So here's something I'm learning about myself. My favorite form of fiction is the short novel. Below I'll discuss two that are utterly excellent and are both about a woman coming into her own. Both are just stunning. Both have killing closings that left me literally short of breath.
027) Passing by Nella Larsen, finished March 18
Holy crap. What a book! So . . . wow. Why the heck hasn't this novel ever been given a decent cover?maybe three weeks
Anyway, it's the 1920s. The two main characters are African-American women---culturally. Were you to pass them on the street and see their white skins dressed in finery, you would be unlikely to guess. They can pass as white whenever they like, and one has chosen to pass permanently. She has married a white man and abandoned her black past entirely until she happens to meet the other women at a fine hotel restaurant. Thus setting in place a certain tragedy.
Irene, the woman who stayed, seems more troubled by the risks the passer takes as she returns to Negro society than the passer does herself. And the difficulties and risks increase as time passes.
Until the tragic end. I thought I knew what was coming, having accidentally read half a sentence from the scholarly introduction, but boy oh boy was I wrong. It was in fact much more ambiguous and complicated and awful and wonderful and savory and disastrous than that half-sentences suggested.
The pain of these two women---so different yet so similar in origin---is one of the most emotionally evocative things I've read in some time.
And it gives me a new lens to think about the us of today. Where are these women? Do they still feel trapped?
In the film, do we have Amanda Seyfried play the passer, or do we hunt for someone with one drop of Plessy's blood?
026) Hangsaman by Shirley Jackson, finished March 17
Holy cow I love this book. My expectations were ill-defined but this book managed to exceed them anyway. Since all I've previously read of Shirley Jackson is The Lottery and One Ordinary Day, with Peanuts and Haunting of Hill House, I suppose I expected a thriller and mystery and murder and the supernatural and suchlike. The cover certainly encouraged that:under a month
Or check out the back, especially that money quote from the Chronicle:
(Incidentally, for a look at other old covers of the book, see this post. Some of the newer covers are better. Like the current American Penguin or, my favorite although not the most accurate, the current British Penguin.)
Anyway. Utter nonsense. (Although the book was published in 1951 and so people may have had a true-life horror story in mind as they read it. Not so anymore.) But then, maybe that's just because I'm insane. Looking around a bit, it seems like people are reading protagonist Natalie as crazy whereas I recognize her thought processes as much like my own and therefore not strange or surprising in the least. Dangerous? Sure. But no more dangerous than crossing the street. She's refective and solipsistic and confused and constantly narrating. You know. Like George Orwell.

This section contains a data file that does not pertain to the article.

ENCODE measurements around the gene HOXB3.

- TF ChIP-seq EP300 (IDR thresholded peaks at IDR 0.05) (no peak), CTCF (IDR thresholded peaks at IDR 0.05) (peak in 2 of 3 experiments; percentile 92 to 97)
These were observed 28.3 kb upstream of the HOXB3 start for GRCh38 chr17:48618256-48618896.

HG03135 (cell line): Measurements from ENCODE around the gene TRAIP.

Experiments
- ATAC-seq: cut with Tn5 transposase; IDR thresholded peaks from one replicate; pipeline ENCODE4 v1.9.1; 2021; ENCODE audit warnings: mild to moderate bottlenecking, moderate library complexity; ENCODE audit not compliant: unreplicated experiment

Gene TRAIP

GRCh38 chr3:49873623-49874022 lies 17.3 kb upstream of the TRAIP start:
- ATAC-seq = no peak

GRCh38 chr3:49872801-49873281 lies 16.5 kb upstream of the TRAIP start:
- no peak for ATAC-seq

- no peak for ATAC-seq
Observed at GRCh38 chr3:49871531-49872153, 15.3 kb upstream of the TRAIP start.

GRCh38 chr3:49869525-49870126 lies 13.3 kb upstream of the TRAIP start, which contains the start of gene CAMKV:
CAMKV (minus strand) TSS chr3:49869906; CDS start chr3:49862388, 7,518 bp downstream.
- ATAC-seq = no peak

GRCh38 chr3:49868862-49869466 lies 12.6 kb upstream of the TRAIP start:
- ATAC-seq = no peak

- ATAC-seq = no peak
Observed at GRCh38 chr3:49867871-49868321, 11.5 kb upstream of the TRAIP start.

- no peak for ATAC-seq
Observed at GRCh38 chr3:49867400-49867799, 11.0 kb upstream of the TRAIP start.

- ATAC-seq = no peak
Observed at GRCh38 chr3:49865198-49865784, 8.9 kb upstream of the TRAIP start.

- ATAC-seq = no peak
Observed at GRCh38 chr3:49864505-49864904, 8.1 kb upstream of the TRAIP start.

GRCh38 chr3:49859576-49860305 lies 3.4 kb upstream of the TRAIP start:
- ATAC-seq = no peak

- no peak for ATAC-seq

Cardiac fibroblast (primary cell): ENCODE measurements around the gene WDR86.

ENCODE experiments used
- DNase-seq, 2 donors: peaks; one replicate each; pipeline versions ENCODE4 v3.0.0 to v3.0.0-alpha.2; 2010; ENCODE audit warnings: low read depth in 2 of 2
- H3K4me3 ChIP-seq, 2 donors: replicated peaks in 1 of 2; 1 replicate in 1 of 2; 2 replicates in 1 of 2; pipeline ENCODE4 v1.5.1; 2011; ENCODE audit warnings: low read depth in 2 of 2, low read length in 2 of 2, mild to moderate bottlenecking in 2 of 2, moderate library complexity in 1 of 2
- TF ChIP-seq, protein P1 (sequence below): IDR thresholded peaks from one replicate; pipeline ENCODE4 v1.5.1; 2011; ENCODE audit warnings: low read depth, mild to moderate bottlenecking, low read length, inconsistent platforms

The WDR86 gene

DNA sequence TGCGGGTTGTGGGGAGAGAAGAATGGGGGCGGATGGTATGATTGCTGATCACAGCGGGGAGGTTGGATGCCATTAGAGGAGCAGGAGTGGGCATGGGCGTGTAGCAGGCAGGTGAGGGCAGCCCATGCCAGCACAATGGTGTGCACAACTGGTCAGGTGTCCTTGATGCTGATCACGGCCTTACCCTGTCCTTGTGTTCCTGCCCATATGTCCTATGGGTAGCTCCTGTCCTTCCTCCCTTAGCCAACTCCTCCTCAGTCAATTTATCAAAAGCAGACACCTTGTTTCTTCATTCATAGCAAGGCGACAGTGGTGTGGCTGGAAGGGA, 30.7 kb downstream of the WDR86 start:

Anyway, you can view it as a suspense story if you like, but to me it's simply a terrific bildungsroman. And one from the underserved female pov. Seriously. This feels like a glimpse into the secret female mind, an inner sanctum to which I should not have been allowed*.
Natalie is 17 throughout the book. She moves from high-school senior to college freshman (and if you're wondering if I would teach this book the answer is YES). She experiences horrors slight and serious (very serious), but primarily she's stumbling through life trying to find out who Natalie is. Will she uncover the adult Natalie? Will she even survive?
And that's the suspense. I don't like the way the cover describes its suspense because it makes it sound like Silence of the Lambs when the story it's telling is much quieter, much more internal. And much more universal. Natalie is the 17yrold every[wo]man. I saw myself in her. I daresay you will too.
Press this book upon those who are young and lost.
Another marvelous aspect of this book is its depiction of 1951. This isn't the sockhop Fifties, but for a 17yrold, World War II is already ancient history. It's an era often skipped over when we imagine the 20th century, neither the distant past nor the burgeoning present. It's a foreign country easily mistaken for home. (Although it will, I think, to my students simply be ancient.)
One last thing: the novel ever explains the title. Here's the explanation. Good luck with it.
(comments after reading reviews online)
Although at first I was resistant to the is-Tony-real angle (and still am---aspects of it are tough to jive), I now find it rather compelling. Certainly something to consider closely on a reread.
I failed to mention that the trauma I hinted at seems to have largely defined the course of the novel. Should have done so.
I should probably read The Bell Jar to compare and contrast.
I agree that the final paragraph is utterly beautiful.
"Turning its pages, traces of Natalie stained my fingertips."
"it’s the kind of book that sends you searching immediately for other people’s ideas of what it is you’ve just read"
Previously in 2014 . . . . :